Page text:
The first farm we got to didn’t seem to have any unusual activity, other than the whole Herbert Inlet was a weird murky turquoise. An employee boated over to photograph us, and a polite exchange followed. ‘We’re not sure what this colour is’, he said. ‘We’ve been seeing it for six weeks—could be Chryso’ (shorthand for Chrysochromulina, a species of algae).
The second farm we reached was the Millar Channel farm, just kilometres north of the site evicted by Ahousaht First Nations, after it was occupied by the Yaakswiis Warriors last September. There was a hum of activity: workers tossing dead salmon into totes, which were lifted and dumped into semi-trailers designed to haul away animal remains. The tubes sucking the dead fish (morts) from the pens were getting plugged up with the sheer numbers, and divers were in the pens unplugging them. Continue reading →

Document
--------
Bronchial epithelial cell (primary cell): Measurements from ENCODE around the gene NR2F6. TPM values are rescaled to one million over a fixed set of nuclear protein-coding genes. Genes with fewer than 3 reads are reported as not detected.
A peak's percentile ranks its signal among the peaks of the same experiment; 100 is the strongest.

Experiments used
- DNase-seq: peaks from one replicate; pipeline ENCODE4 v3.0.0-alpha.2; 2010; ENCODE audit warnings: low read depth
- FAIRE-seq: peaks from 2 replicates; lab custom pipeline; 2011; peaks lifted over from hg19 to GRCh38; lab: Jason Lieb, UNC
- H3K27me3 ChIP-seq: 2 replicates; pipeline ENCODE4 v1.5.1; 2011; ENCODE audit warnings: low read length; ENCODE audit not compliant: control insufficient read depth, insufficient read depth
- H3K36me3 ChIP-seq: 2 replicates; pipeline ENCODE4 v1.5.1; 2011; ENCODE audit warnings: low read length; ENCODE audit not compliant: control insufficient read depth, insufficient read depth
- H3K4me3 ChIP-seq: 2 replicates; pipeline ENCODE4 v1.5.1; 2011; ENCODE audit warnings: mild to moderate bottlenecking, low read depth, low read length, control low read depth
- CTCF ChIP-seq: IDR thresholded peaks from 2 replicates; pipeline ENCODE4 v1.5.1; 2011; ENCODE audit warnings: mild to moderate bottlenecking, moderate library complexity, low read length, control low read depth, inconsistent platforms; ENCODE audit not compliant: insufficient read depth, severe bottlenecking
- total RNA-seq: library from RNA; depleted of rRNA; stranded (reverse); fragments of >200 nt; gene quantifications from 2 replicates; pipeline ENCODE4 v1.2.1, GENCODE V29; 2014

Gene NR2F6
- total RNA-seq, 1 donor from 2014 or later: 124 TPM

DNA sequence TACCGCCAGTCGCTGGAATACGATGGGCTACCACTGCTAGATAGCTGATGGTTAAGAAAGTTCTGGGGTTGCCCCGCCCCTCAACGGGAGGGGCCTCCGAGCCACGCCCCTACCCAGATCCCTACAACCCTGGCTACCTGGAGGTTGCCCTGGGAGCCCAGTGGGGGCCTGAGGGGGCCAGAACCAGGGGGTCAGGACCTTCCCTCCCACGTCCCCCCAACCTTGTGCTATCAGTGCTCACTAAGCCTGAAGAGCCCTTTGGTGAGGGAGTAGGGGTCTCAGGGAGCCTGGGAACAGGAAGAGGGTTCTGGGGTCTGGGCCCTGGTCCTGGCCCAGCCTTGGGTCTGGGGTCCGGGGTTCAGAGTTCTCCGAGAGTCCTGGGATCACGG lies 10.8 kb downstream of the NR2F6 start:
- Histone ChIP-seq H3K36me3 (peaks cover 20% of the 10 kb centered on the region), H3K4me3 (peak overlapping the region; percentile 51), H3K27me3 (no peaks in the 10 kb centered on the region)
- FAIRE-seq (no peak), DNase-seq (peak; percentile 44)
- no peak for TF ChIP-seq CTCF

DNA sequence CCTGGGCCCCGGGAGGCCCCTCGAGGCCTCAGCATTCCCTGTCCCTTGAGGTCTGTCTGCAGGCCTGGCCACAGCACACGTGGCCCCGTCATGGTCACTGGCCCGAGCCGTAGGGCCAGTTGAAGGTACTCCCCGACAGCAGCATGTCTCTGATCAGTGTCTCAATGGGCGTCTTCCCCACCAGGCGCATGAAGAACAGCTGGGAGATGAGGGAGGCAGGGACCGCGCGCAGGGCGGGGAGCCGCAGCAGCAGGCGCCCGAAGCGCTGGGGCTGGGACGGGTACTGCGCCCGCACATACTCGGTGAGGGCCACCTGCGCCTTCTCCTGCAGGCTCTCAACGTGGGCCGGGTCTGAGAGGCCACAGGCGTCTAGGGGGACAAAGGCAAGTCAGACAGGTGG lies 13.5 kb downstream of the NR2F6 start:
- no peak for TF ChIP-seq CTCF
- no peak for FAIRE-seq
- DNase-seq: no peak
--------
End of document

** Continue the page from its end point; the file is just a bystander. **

When I heard the call-out for Break Free 2016!—a global day of action against fossil fuels—I knew we had to go. The plan was to surround Kinder Morgan’s Westridge Marine Terminal in Burnaby, with marchers on land and ‘kayaktivists’ on the water.
Kayaking is the whole reason I am an activist—a 1990 circumnavigation of Vancouver Island shocked me into realizing how little old-growth forest was left, and that Clayoquot Sound is the Last Great Rainforest on Vancouver Island. This led to my involvement in organizing the Clayoquot Summer 1993 blockades—and the rest, as they say, is history. Continue reading →
Auditor General Carol Bellringer issued a scathing report after completing a two-year audit of mining regulation in British Columbia, writing “Almost all of our expectations for a robust compliance and enforcement program were not met. The compliance and enforcement activities of both the Ministry of Energy and Mines, and the Ministry of Environment are not set up to protect the province from environmental risks.”